ELYRIA, Ohio (Reuters) – President Barack Obama, ending a tough week, told Americans on Friday he would keep fighting to create jobs and reform healthcare.
In a speech in Ohio, Obama gave a likely preview of some populist themes of his first State of the Union address next Wednesday.
"I'll never stop fighting for you," he told an audience in this former industrial stronghold bordering Lake Erie.
Obama was thrown on the defensive this week when the election of a Republican senator from Massachusetts ended the Democrats 60-vote supermajority in the Senate and enabled Republicans to block healthcare legislation.
The loss will make it harder for Obama to advance his ambitious domestic agenda.
Obama, who has been criticized for focusing so much attention on healthcare while Americans are suffering 10 percent unemployment, defended his approach and vowed to keep trying on healthcare.
"I know folks in Washington are in a little bit of a frenzy this week, trying to figure out what the election in Massachusetts the other day means for health insurance reform," he said.
"I am not going to walk away just because it's hard. We're going to keep on working to get this done with Democrats, Republicans - anyone who is willing to step up."
Obama's visit to Ohio showcased an effort to promote jobs while helping him move past a significant political setback that has overshadowed the entire week.
"I'll take my lumps, too. I'll never stop fighting to bring jobs back to Elyria. I'll never stop fighting for an economy where hard work is rewarded, where responsibility is honored, where accountability is upheld, where we're creating the jobs of tomorrow," he said.
Obama, who has acknowledged he could have done a better job of communicating on the economy, has resorted to more populist rhetoric since the loss. He took on big banks on Thursday with plans to curb their excessive risk-taking, and switched on Friday to the national anxiety over unemployment.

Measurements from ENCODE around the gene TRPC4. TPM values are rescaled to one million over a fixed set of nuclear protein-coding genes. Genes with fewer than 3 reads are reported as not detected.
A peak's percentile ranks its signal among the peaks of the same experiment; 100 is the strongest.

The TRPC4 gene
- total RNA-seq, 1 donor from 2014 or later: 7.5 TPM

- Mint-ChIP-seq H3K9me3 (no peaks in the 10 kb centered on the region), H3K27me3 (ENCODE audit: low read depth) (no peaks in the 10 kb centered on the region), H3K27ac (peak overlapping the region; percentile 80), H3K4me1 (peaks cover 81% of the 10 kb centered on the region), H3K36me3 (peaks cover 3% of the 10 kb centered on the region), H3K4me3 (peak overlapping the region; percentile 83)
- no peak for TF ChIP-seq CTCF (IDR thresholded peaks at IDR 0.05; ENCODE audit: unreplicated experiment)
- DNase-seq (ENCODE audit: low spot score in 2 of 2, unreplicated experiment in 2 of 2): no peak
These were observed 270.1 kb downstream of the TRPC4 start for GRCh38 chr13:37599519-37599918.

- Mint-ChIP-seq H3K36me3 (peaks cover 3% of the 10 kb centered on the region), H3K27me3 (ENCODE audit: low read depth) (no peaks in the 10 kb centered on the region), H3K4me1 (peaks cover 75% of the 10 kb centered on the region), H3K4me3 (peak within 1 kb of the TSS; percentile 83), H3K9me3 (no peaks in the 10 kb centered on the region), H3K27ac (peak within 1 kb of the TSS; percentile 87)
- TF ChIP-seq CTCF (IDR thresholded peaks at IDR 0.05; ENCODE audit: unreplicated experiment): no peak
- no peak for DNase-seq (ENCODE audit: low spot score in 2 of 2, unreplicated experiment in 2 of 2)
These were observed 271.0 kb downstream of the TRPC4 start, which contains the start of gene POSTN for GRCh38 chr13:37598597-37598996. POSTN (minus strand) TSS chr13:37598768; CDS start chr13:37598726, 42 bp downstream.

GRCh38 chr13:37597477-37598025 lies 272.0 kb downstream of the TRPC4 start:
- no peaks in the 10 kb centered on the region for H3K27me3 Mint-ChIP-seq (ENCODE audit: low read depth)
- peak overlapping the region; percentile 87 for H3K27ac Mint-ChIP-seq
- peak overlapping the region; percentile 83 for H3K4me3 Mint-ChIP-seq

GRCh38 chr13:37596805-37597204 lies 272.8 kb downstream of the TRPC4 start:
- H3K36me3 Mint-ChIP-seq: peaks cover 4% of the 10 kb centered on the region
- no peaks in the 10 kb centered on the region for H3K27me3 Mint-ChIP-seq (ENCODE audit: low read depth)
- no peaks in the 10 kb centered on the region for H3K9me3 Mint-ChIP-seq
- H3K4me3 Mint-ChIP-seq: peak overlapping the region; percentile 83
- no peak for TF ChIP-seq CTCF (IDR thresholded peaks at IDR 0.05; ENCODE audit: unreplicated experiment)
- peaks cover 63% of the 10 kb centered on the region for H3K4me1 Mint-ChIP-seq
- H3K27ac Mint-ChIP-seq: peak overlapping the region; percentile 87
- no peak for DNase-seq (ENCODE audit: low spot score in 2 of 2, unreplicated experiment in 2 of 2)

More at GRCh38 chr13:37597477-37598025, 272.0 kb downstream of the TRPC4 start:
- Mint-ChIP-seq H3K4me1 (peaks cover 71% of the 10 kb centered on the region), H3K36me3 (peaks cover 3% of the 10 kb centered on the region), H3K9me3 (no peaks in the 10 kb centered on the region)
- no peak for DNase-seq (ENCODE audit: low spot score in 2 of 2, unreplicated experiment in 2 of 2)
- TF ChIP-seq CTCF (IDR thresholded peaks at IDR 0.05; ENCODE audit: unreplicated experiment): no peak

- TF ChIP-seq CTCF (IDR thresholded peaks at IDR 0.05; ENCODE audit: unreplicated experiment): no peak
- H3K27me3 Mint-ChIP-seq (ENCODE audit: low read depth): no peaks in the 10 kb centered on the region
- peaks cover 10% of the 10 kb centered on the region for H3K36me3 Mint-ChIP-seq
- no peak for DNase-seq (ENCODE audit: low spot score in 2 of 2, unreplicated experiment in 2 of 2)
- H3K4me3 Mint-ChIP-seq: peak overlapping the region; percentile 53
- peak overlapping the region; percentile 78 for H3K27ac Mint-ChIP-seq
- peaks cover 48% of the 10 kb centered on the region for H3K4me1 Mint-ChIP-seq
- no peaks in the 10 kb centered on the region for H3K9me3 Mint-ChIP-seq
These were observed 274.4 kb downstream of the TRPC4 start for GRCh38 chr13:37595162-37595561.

Locals were eager to hear what he could do for them and for a state where unemployment, at 10.6 percent, is a touch above the national average.
"We don't know what our future is here and it is scary," said Andy Young, editor of Elyria's local newspaper, The Chronicle-Telegram. "We want a sense that he has an idea how to help with the transition from a manufacturing based economy to the future," he said.
It was the second stop on Obama's so-called White House to Main Street tour, announced in December. One aim is to help the president demonstrate that he understands how important it is to fix.
The United States suffered the worst recession in 70 years after its housing market collapsed.
Elyria has steadily shed manufacturing jobs since the 1980s, as local factories lost out to cheaper labor markets overseas. The White House has said the town has received $6.6 million under Obama's emergency spending bill.
Obama wants to encourage new clean energy industries and has channeled billions of dollars their way from a $787 billion stimulus package he signed in February 2009.
The House of Representatives has already approved $155 billion more for a jobs package and the Senate is expected to take up its version of a jobs bill in coming weeks.
Top priorities include extending unemployment insurance and aid to state and local governments, as well and improving the flow of credit to small businesses to encourage them to expand and hire more workers.